global_chain.jpgWhat is a Global Value Chain?


The value chain is a model designed by Michael Porter to describe the ways in which companies can create value and establish competitive advantage through very specific activities. The global value chain takes these activities into account across geographic space and global economies. Duke University has established the Global Value Chain Initiative (www.globalvaluechain.org) to “test and develop” global value chain frameworks and to further expand research and formal publications in this arena. The Initiative’s website notes that while global supply chains have been around for centuries they have become much more prevalent in the last 10-15 years. Today’s global value chains are highly integrated and require intensive day-to-day management.

The global value chain is not singular. In fact there are significant variations between different global value chains. Timothy Sturgeon categorized global value chains into five basic categories based on the ways in which the chain is governed; markets, modular value chains, relational value chains, captive value chains, and hierarchy. Global value chains are organized into these categories based on the examination of three major variables: complexity of transactions, codifiability of transactions, and the competence of the suppliers.



The Diamond Supply Chain as a Global Value Chain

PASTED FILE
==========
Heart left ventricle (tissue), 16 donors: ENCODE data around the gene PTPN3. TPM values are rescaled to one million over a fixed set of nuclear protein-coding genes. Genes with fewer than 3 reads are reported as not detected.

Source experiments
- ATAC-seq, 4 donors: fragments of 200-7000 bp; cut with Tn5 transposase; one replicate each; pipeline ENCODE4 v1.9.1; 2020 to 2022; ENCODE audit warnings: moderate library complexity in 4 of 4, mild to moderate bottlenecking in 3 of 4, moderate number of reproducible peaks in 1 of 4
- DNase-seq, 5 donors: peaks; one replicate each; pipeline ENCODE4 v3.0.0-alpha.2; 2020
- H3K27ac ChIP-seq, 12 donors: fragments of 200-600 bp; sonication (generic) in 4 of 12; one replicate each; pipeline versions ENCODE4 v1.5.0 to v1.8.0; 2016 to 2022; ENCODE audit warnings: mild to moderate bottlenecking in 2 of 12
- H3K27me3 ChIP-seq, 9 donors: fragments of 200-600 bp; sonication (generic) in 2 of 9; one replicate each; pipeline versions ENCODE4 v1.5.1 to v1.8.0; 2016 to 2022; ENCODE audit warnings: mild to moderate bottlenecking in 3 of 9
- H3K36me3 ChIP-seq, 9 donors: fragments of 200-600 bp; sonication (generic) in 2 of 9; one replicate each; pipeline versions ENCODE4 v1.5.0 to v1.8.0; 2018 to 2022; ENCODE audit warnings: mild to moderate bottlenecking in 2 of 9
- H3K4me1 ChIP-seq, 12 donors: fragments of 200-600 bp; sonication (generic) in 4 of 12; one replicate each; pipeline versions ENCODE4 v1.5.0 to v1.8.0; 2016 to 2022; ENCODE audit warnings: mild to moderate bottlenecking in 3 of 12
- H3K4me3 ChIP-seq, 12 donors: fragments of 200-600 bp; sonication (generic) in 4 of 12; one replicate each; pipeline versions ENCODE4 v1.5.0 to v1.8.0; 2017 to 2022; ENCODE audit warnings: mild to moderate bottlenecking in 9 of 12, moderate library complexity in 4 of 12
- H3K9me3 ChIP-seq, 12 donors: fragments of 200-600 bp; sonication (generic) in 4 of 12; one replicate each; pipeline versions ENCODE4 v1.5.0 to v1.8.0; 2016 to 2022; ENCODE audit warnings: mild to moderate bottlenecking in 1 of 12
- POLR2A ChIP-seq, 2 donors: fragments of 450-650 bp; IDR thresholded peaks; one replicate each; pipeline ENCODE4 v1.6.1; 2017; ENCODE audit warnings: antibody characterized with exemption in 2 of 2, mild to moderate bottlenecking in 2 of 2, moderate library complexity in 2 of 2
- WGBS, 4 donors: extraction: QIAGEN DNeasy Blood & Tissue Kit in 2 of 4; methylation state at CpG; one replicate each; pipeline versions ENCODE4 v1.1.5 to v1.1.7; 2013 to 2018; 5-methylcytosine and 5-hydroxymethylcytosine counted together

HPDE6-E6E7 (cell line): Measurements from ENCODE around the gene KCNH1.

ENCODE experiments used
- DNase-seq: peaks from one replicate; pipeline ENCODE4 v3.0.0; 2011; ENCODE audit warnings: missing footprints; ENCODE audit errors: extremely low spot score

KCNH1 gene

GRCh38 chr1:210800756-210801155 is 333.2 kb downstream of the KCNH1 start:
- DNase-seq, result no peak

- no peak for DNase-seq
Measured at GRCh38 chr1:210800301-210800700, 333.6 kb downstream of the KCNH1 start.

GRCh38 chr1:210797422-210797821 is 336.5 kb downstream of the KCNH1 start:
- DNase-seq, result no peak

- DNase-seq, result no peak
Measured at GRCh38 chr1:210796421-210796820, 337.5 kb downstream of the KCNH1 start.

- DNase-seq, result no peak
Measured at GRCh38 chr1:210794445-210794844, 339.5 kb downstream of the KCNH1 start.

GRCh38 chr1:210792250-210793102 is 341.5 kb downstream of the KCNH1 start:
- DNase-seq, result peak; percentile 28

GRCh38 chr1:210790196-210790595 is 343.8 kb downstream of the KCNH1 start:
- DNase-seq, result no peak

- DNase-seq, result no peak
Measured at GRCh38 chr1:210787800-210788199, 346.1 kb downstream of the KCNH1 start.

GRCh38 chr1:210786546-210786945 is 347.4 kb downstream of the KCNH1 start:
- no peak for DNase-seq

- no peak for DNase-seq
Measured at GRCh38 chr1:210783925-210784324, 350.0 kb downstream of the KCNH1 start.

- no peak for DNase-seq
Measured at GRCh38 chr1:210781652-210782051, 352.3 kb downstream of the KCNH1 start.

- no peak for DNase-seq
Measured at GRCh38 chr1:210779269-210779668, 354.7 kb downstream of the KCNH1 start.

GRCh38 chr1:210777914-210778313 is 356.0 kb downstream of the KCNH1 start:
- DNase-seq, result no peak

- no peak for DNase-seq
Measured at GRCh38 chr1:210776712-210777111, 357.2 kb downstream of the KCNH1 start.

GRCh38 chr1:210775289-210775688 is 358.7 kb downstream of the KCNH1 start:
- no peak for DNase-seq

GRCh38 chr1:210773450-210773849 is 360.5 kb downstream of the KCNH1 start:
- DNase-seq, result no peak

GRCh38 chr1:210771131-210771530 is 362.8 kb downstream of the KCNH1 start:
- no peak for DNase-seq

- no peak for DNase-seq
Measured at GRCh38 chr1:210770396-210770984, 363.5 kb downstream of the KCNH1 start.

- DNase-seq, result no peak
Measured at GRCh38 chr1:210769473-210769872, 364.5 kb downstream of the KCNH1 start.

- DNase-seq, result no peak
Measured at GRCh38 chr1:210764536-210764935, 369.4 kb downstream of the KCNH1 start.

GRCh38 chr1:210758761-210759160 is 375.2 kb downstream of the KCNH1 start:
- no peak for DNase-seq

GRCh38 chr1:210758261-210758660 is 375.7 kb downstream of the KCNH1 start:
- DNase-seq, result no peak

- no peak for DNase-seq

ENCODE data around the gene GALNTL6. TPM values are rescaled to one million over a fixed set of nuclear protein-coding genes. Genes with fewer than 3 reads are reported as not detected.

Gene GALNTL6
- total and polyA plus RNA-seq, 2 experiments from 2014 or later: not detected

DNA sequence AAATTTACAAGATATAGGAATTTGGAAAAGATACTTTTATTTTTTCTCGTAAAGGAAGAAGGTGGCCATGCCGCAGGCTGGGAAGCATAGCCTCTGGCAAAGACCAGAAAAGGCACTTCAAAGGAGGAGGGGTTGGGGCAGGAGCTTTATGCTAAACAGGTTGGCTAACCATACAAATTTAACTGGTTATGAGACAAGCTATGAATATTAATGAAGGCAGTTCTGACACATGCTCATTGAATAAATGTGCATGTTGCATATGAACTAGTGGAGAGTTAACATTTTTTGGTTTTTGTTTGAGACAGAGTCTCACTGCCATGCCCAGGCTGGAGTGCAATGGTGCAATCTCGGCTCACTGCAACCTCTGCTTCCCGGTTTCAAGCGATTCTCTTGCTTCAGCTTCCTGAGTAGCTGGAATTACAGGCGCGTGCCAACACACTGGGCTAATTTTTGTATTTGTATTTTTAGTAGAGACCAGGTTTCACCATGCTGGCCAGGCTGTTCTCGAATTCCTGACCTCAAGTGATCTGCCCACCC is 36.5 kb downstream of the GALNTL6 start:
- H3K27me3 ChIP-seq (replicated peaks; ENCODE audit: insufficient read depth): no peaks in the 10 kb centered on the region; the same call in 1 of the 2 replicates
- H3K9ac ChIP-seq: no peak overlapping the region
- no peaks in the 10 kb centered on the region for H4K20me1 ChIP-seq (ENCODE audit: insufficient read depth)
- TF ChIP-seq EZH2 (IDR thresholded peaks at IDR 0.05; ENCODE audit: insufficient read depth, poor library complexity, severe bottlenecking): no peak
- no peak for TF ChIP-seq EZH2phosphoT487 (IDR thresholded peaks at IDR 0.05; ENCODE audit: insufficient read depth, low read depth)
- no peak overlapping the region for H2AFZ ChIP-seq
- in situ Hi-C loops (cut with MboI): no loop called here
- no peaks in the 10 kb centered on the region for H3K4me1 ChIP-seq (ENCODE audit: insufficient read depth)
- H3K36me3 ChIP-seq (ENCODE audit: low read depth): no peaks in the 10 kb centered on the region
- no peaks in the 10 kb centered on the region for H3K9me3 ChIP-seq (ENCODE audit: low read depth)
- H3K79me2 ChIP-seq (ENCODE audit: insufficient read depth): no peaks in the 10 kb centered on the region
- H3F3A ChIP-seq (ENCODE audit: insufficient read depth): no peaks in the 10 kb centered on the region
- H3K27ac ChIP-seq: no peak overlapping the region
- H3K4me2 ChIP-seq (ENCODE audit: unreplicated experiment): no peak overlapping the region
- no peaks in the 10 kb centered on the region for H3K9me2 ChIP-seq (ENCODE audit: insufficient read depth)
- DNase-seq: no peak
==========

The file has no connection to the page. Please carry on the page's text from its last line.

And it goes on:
The generic (not Tiffany specific) diamond supply chain is detailed in the chart below.

Supply.jpg



Throughout this process which results in the eggshell blue Tiffany’s box complete with a diamond solitaire, value is added exponentially to the product. The tables below document the ways in which the diamond’s value increases dramatically throughout the production process.global_chain2.jpg


Stage of GVC
% (of original value)
Producer Selling Value
100
Sorting
115
Polishing
127
Polished Dealing
133
Jewerly Manufacturing
166
Retail
320


As you can see the most dramatic increase in product value occurs between “Jewelry Manufacturing” and “Retail.” This is where intangible value is added through marketing, branding, and retailing. It is also specifically where a Tiffany diamond becomes more valuable that a diamond sold at Robins Brothers or Kay Jewelers. A Tiffany diamond does not come from any different place nor is it manufactured in a dramatically different way. It is however branded and marketed through a Tiffany retail store which adds additional value in the pipeline. This is also one of the reasons why African nations themselves have a difficult time in creating a diamond value chain that can complete with the likes of De Beers or Tiffany’s. The most significant value adding components in the diamond supply chain occur after the diamond has left Africa. That makes it very difficult for developing countries to compete is the global value chain where value is generated from intangible sources that are controlled by major players from developed countries (i.e. Europe, the United States, etc.).